A report launched by the Asian Development Bank (ADB) comes as a reminder about the potentially devastating impact of climate change on Asian countries under a business-as-usual scenario of up to 8.5 degree Celsius rise in global temperatures by the end of the century.
The report also predicts impact on sectors like agriculture and public health and discusses issues like population migration, security, and trade in a scenario where average global temperature is kept at around 2 degree Celsius above the pre-industrial temperatures, in accordance with Paris Accord.
It’s common knowledge among policy makers, activists, and researchers that climate change is going to trigger more extreme weather events like intensive heatwaves, unpredictable monsoon patterns and frequent river floods. From Pakistan’s perspective, A Region At Risk: Human Dimensions of Climate Change in Asia and the Pacific specifically projects a decline in annual mean precipitation in the range of 20 and 50 percent over the course of the century. This is in contrast to a 50 percent projected increase in annual mean precipitation for most of the rest of Asia.
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Another devastating projection relevant for the country, as well as for the entire South Asian region, is related to the public health sector. The report predicts that under a business-as-usual scenario, vector-borne diseases will have a significantly greater impact on human health. It also projects greater heat-related mortality among the elderly.
The report predicts up to 15,000 more deaths per annum from diarrhea among children below the age of 15 in South Asia. Among all sub-regions in Asia, this is the greatest increase in mortality rate from the disease. Similarly, it forecasts an exponential rise in deaths from heat strokes among the elderly.
To get an overview of how Pakistan is preparing to deal with climate change impacts, MIT Technology Review Pakistan spoke to Kashmala Kakakhel, a climate finance specialist and a board member from Pakistan at Climate Action Network that comprises around 1,100 NGOs working in 120 countries worldwide.
She says that starting from the 2010 monsoon floods, most of the efforts initiated in Pakistan have been related to the disaster risk reduction (DRR) stream. These have yielded in the establishment and capacity building of disaster management authorities at the federal and provincial levels. Therefore, she says, there has been progress in terms of the country’s ability to respond to climate change impacts. What remains lacking, however, is evolution of a long-term perspective on these impacts in view of projected climate change, she adds. This preventive approach will entail planning for adaptation to climate change impacts, rather than just for response. Kakakhel notes that this is not just a problem specific to Pakistan.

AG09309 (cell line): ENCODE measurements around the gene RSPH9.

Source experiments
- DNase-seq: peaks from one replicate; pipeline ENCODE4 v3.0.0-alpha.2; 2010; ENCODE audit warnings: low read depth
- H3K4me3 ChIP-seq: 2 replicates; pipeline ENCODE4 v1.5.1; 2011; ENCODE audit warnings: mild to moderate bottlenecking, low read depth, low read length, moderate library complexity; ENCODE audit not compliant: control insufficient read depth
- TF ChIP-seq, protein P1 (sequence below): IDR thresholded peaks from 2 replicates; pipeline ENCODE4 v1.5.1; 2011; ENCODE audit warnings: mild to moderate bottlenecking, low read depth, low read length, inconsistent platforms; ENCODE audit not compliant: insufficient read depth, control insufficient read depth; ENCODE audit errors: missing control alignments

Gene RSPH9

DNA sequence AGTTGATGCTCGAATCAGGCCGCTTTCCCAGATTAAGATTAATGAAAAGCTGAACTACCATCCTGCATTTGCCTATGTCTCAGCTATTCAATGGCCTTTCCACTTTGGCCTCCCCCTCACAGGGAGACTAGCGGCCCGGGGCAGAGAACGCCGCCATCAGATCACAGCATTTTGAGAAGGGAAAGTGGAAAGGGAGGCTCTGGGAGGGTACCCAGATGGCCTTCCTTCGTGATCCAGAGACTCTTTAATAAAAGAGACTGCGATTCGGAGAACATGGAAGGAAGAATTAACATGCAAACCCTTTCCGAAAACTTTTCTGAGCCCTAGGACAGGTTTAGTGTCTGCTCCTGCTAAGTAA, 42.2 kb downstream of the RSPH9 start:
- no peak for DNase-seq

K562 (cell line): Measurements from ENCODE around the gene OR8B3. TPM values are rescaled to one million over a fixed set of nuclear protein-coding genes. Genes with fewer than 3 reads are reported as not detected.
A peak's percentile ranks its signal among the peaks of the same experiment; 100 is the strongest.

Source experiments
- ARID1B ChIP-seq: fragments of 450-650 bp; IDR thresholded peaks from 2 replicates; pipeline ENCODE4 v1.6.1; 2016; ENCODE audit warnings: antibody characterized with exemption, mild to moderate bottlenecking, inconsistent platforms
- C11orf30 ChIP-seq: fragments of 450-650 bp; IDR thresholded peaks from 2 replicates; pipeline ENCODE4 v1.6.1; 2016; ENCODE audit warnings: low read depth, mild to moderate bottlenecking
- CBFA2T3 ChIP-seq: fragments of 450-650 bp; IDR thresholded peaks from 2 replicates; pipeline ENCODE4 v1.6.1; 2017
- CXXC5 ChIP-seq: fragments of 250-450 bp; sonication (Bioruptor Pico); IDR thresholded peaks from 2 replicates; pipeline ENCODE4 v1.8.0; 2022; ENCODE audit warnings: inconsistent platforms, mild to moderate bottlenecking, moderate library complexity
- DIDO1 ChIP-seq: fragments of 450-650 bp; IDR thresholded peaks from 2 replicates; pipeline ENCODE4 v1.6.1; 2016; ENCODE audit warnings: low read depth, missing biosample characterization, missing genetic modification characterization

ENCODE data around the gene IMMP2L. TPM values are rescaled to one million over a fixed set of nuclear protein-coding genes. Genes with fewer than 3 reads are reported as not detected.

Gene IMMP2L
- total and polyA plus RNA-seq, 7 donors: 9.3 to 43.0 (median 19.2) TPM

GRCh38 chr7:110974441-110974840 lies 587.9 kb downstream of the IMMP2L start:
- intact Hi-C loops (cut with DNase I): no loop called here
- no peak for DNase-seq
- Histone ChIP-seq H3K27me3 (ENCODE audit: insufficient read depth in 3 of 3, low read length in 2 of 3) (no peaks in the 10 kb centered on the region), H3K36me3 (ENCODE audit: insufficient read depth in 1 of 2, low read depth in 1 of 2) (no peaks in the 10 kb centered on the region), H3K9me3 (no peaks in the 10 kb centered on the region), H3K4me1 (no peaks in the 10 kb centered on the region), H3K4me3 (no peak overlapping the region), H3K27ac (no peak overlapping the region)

Internationally as well, DRR and adaptation practitioners work in their own silos. The former falls under the United Nations Office for Disaster Risk Reduction (UNISDR) and the latter under the United Nations Framework Convention on Climate Change.
At the country level, she says the best forum for coordinating adaptation activities is the Ministry of Climate Change (MoCC), though it remains underfunded.
Kakakhel says that sector-level projects may be underway at NDMA and PDMAs, Ministry of Food Security and at provincial health, agriculture, and irrigation departments. However, there is currently no well-defined mechanism to implement these projects in view of projected climatic changes and their associated impact in coming years.
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Though it’s not rigorous but coordination is still taking place through the Planning Commission at the federal-level and Planning and Development Departments at provincial levels, Syed Rizwan Mehboob, climate change focal person for the Prime Minister’s Office tells TR Pakistan. He says Punjab’s P&D Department even has an officer just to look at the climate change component in development projects.
Recently, there has also been legislation done on the establishment of a climate change authority and a council with representation of all provinces. Besides the executive heads at federal and provincial levels, the two bodies will also have representation of development practitioners, academics, and researchers. “These will be steps in the right direction allowing the country to make progress on the adaptation front,” Kakakhel notes.
The PM Office focal person says that the authority has already been notified and work is now underway to finalize its rules. Once they have been drafted, advertisements will be given in the media seeking applications for staff positions. “This process will take another four months,” he says. The council will be established afterwards.
So far, progress has been achieved on drafting new policies and establishing relevant ministries and authorities. The task now is to put this framework to use in dealing with climate change impacts. For this, the country needs to ensure implementation of policies and empowerment of ministries and authorities concerned.